By Michelle Frost

Portland fashion and textile designer, Rio Wrenn, is the founder  & designer of R.A.W. Textiles, a production dye studio created in 2009 specializing in natural dyes, rusted textiles and shibori (a technique dating from 8th century Japan). She is also part of this year’s GLEAN environmental art exhibit at Disjecta Contemporary Art Center on Friday, August 14.

Rio Wrenn

Rio Wrenn

Wrenn is a homegrown artist, born and raised in the Pacific Northwest, graduated from University of Washington in 2002 with a BFA degree in Sculpture.

She studied Interior Design at The Art Institute of Seattle and Furniture Design at Cornish College of Arts.  “I worked in upholstery shops,” she says, “I wanted to make metal furniture, so I studied sculpture and metal casting in school. Fabrics happened my last year of school.” She had experience sewing, “so it grew from there (into textile design).”

Sacred garments of Japan, India and Native America influence her textile designs, along with her love of nature, metals, silk and other fine fabrics.

“My rusting process is an expression of the ephemeral and the natural aging and decay of all things,” she says. “Using natural processes, I hasten the rusting and oxidation of the mundane tools, objects and industrial metal pieces common to people’s daily lives. Like all of the objects of our existence we too are eventually interred.”

Zipper dress will be worn by the Rabbit spirit guide at her performance/fashion show at Disjecta

Zipper dress will be worn by the Rabbit spirit guide at her performance/fashion show at Disjecta

Wrenn’s materials include tea-stained vintage linens, lace table runners, crocheted items and sheer silks dyed with plants, insects, and rusting metals.

Wrenn describes herself, “I am a visual artist, textile designer, bellydancer and nature lover.”  After making garments for five years, she didn’t find the financial support to continue. Since 2013, she has been focusing on scarves, “I made two collections of scarves last year.”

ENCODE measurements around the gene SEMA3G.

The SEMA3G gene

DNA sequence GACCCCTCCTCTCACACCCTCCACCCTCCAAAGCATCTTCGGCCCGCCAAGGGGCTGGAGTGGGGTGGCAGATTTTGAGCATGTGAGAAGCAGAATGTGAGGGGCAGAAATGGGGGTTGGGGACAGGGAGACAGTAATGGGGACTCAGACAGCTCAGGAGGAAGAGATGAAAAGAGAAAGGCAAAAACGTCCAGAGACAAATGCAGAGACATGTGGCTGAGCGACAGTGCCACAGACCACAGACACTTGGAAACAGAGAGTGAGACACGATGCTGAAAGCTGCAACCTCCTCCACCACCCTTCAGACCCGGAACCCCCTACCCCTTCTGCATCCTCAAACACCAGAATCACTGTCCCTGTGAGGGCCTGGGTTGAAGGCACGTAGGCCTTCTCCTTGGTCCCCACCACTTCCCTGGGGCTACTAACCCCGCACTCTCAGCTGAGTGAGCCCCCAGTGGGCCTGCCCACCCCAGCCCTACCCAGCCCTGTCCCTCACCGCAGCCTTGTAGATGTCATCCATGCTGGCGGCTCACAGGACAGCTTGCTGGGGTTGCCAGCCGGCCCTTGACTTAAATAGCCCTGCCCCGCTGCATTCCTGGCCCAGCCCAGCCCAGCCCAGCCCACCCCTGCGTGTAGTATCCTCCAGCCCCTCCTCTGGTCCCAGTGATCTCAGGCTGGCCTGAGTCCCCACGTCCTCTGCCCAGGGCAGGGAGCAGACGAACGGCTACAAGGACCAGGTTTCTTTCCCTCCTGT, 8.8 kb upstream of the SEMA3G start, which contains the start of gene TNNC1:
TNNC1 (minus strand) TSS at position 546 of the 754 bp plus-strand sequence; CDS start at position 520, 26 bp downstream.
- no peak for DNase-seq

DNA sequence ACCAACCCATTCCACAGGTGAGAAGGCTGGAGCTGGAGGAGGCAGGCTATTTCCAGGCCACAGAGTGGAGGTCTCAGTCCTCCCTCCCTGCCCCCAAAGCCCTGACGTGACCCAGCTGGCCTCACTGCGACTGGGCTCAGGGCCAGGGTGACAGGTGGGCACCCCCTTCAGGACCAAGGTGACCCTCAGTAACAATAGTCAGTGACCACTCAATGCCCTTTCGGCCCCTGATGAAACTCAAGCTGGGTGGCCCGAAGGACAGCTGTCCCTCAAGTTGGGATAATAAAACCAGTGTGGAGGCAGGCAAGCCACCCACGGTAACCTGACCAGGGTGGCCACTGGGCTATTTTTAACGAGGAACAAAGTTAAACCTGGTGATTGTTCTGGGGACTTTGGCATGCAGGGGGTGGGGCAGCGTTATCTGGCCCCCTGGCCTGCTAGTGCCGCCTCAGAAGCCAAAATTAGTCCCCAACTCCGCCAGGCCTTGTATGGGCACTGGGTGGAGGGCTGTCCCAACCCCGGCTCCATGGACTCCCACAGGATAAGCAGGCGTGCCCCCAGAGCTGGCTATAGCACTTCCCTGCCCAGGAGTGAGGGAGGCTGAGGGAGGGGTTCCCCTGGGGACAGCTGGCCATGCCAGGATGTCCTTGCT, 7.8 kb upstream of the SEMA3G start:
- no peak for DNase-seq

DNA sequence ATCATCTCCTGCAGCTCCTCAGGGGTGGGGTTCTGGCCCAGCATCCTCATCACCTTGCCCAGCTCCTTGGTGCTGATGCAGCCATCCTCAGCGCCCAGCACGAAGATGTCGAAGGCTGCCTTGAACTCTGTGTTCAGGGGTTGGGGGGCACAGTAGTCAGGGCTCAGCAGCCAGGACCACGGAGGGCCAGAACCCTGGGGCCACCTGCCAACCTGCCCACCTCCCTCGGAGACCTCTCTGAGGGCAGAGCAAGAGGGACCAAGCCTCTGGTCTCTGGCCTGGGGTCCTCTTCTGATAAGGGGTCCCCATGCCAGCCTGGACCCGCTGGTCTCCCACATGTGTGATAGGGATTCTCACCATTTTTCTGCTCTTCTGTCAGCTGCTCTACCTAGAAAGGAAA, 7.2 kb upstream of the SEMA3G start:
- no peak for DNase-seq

Wrenn is busy finishing pieces for the upcoming exhibition including a throne she is welding for the performance.

She explains her part in the show at Disjecta, “It’s a performance disguised as a fashion show…materials turned into wearable pieces…a storyline with the title Spiritual Warrior.”

A tour of her studio reveals a storehouse of materials and several work stations. Her assistant keeps busy in a corner with two sewing machines.

On the tall cutting table is a pair of shorts to be worn by the Tiger spirit in the Disjecta show.  Shelving is stocked full with rolls of fabric, buckets of jewels, and bundles of rope.

In the basement are more materials for repurposing, such as military duffle bags; costumes hanging in various stages of completion. In the backyard and a display of collected metal objects that she is still considering.

For the amount of materials, and the number of projects underway, Wrenn’s studio is surprisingly organized and efficient, exhibiting an abundance of creative energy as well as a cozy, sunlit space for tea and contemplation.

“There is no separation between my work, my life and my spirit,” she exclaims.

Her enthusiasm is infectious and her passion for the process is evident in her portfolio online, inside the walls of her living space, and in the thoughts she expresses in conversation.

During her years in school, she delved into researching women’s studies and wrote her thesis on Maiden, Mother, Crone: The Triple Goddess Archetype, which represents the three phases of a woman’s life, or the three female figures common to Neopaganism.

“Everyone should read Women Who Run With Wolves,” she says, “and The Red Tent was good too,” naming two books that she’s discovered.

Living her vision, creating art from repurposed scraps, and weaving narratives from mythology and the spirits that guide her work, Wrenn has another show in January at Jupiter Hotel. To learn more see  riowrenn.com.

GLEAN gives Portland area artists access to a steady stream of discarded materials at the Metro Central Transfer Station, a stipend, and an exhibit to showcase their works.

The goal of the program is to get people to think about their consumption habits, consider new and innovative ways to conserve resources, and to initiate a larger conversation about the waste we generate.

Launched in 2011 as the Pacific Northwest Art Program, GLEAN is a collaboration between Metro, Recology, the employee-owned company that manages resource recovery facilities; and Cracked Pots, an environmental arts group that manages the program.

To learn more, visit www.gleanpdx.org and www.crackedpots.org/glean .

The opening reception for GLEAN is Friday, August 14, 6 to 9 pm, at Disjecta Contemporary Art Center, 8371 N. Interstate Ave.  The doors open at 6 pm and the fashion show begins at 6:30. The exhibit  is free and displays until September 6. www.disjecta.org .